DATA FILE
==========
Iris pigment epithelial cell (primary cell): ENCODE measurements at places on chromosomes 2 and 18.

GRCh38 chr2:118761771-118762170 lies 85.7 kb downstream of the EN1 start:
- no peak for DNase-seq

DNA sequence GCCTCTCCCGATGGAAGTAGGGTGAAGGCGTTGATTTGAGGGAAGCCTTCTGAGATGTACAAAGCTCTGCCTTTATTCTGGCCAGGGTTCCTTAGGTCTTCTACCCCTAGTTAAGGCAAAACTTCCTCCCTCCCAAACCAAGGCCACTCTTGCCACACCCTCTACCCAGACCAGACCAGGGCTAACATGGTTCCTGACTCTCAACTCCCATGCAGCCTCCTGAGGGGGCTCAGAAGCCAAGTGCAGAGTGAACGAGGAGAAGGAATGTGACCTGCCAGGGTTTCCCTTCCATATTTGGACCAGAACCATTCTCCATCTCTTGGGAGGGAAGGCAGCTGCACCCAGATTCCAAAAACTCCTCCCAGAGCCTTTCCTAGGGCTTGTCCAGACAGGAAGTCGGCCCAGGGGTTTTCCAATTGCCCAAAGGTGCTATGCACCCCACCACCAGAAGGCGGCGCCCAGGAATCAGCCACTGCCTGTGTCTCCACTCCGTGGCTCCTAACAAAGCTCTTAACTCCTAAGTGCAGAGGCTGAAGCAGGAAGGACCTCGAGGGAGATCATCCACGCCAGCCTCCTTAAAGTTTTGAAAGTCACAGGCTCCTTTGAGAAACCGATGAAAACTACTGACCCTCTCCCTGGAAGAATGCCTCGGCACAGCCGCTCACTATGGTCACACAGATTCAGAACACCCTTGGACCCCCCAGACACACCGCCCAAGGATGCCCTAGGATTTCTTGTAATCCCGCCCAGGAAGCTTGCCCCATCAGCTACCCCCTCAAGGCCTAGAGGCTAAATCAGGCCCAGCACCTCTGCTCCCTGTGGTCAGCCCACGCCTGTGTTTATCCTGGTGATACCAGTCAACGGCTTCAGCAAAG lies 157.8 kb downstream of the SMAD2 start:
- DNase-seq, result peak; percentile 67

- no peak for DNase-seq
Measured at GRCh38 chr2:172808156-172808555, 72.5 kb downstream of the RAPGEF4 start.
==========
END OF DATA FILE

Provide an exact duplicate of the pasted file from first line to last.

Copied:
Iris pigment epithelial cell (primary cell): ENCODE measurements at places on chromosomes 2 and 18.

GRCh38 chr2:118761771-118762170 lies 85.7 kb downstream of the EN1 start:
- no peak for DNase-seq

DNA sequence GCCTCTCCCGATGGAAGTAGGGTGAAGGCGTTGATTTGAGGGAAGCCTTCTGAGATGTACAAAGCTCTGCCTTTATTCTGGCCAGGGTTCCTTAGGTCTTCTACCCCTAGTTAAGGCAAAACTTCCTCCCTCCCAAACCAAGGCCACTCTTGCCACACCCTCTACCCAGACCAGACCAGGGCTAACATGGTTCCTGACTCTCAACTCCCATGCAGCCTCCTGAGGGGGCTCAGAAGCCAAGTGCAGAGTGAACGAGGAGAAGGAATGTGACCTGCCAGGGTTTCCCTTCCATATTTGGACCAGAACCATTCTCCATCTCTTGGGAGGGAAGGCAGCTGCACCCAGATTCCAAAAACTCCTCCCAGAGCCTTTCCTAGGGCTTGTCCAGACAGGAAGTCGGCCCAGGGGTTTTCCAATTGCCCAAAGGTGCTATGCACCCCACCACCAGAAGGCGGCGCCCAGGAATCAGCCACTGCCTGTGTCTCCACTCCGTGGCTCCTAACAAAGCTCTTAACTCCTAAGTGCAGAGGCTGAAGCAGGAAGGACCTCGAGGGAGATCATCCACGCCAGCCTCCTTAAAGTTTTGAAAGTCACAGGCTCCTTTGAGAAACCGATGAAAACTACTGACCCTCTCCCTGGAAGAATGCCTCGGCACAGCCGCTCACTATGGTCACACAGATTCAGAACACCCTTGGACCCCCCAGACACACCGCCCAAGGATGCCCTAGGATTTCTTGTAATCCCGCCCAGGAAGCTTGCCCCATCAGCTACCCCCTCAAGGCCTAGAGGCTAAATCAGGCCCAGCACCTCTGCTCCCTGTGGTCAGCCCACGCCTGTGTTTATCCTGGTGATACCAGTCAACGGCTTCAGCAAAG lies 157.8 kb downstream of the SMAD2 start:
- DNase-seq, result peak; percentile 67

- no peak for DNase-seq
Measured at GRCh38 chr2:172808156-172808555, 72.5 kb downstream of the RAPGEF4 start.